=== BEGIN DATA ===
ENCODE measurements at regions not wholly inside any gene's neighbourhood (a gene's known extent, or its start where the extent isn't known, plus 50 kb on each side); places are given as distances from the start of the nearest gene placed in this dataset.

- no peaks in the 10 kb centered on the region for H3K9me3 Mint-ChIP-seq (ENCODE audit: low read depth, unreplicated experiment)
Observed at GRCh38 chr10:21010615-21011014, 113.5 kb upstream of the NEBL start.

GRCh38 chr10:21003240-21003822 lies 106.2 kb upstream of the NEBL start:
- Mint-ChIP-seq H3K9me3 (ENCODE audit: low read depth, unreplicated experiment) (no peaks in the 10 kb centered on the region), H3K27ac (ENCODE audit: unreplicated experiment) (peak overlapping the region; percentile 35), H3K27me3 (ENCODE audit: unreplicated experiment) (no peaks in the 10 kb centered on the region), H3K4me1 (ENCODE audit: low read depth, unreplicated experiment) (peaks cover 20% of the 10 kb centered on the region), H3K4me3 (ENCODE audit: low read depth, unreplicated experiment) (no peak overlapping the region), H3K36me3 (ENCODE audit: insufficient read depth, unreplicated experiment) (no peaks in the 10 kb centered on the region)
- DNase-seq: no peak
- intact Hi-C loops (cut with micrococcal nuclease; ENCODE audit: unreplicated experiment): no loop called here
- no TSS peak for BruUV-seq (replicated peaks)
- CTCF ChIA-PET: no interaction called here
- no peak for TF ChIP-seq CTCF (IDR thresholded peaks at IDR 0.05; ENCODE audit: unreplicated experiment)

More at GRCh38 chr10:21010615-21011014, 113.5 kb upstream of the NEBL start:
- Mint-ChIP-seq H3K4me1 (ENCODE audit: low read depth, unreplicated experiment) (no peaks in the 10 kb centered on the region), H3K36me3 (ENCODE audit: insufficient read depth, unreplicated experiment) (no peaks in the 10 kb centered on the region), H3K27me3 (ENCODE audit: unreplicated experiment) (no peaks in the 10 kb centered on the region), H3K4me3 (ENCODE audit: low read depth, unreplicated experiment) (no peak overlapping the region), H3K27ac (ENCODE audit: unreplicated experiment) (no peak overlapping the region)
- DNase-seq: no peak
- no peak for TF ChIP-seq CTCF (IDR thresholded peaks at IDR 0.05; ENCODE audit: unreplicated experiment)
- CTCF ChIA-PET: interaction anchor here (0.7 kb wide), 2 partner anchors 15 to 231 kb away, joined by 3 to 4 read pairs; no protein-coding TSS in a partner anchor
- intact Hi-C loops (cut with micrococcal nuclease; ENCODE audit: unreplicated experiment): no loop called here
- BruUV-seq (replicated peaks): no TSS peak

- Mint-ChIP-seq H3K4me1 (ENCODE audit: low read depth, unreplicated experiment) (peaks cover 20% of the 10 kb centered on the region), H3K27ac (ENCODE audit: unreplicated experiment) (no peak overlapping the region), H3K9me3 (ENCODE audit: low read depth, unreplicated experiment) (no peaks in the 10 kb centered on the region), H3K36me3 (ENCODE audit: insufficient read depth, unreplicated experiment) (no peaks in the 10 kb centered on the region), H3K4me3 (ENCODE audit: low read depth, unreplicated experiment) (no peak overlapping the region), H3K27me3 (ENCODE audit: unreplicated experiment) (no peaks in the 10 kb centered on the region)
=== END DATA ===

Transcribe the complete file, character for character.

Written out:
ENCODE measurements at regions not wholly inside any gene's neighbourhood (a gene's known extent, or its start where the extent isn't known, plus 50 kb on each side); places are given as distances from the start of the nearest gene placed in this dataset.

- no peaks in the 10 kb centered on the region for H3K9me3 Mint-ChIP-seq (ENCODE audit: low read depth, unreplicated experiment)
Observed at GRCh38 chr10:21010615-21011014, 113.5 kb upstream of the NEBL start.

GRCh38 chr10:21003240-21003822 lies 106.2 kb upstream of the NEBL start:
- Mint-ChIP-seq H3K9me3 (ENCODE audit: low read depth, unreplicated experiment) (no peaks in the 10 kb centered on the region), H3K27ac (ENCODE audit: unreplicated experiment) (peak overlapping the region; percentile 35), H3K27me3 (ENCODE audit: unreplicated experiment) (no peaks in the 10 kb centered on the region), H3K4me1 (ENCODE audit: low read depth, unreplicated experiment) (peaks cover 20% of the 10 kb centered on the region), H3K4me3 (ENCODE audit: low read depth, unreplicated experiment) (no peak overlapping the region), H3K36me3 (ENCODE audit: insufficient read depth, unreplicated experiment) (no peaks in the 10 kb centered on the region)
- DNase-seq: no peak
- intact Hi-C loops (cut with micrococcal nuclease; ENCODE audit: unreplicated experiment): no loop called here
- no TSS peak for BruUV-seq (replicated peaks)
- CTCF ChIA-PET: no interaction called here
- no peak for TF ChIP-seq CTCF (IDR thresholded peaks at IDR 0.05; ENCODE audit: unreplicated experiment)

More at GRCh38 chr10:21010615-21011014, 113.5 kb upstream of the NEBL start:
- Mint-ChIP-seq H3K4me1 (ENCODE audit: low read depth, unreplicated experiment) (no peaks in the 10 kb centered on the region), H3K36me3 (ENCODE audit: insufficient read depth, unreplicated experiment) (no peaks in the 10 kb centered on the region), H3K27me3 (ENCODE audit: unreplicated experiment) (no peaks in the 10 kb centered on the region), H3K4me3 (ENCODE audit: low read depth, unreplicated experiment) (no peak overlapping the region), H3K27ac (ENCODE audit: unreplicated experiment) (no peak overlapping the region)
- DNase-seq: no peak
- no peak for TF ChIP-seq CTCF (IDR thresholded peaks at IDR 0.05; ENCODE audit: unreplicated experiment)
- CTCF ChIA-PET: interaction anchor here (0.7 kb wide), 2 partner anchors 15 to 231 kb away, joined by 3 to 4 read pairs; no protein-coding TSS in a partner anchor
- intact Hi-C loops (cut with micrococcal nuclease; ENCODE audit: unreplicated experiment): no loop called here
- BruUV-seq (replicated peaks): no TSS peak

- Mint-ChIP-seq H3K4me1 (ENCODE audit: low read depth, unreplicated experiment) (peaks cover 20% of the 10 kb centered on the region), H3K27ac (ENCODE audit: unreplicated experiment) (no peak overlapping the region), H3K9me3 (ENCODE audit: low read depth, unreplicated experiment) (no peaks in the 10 kb centered on the region), H3K36me3 (ENCODE audit: insufficient read depth, unreplicated experiment) (no peaks in the 10 kb centered on the region), H3K4me3 (ENCODE audit: low read depth, unreplicated experiment) (no peak overlapping the region), H3K27me3 (ENCODE audit: unreplicated experiment) (no peaks in the 10 kb centered on the region)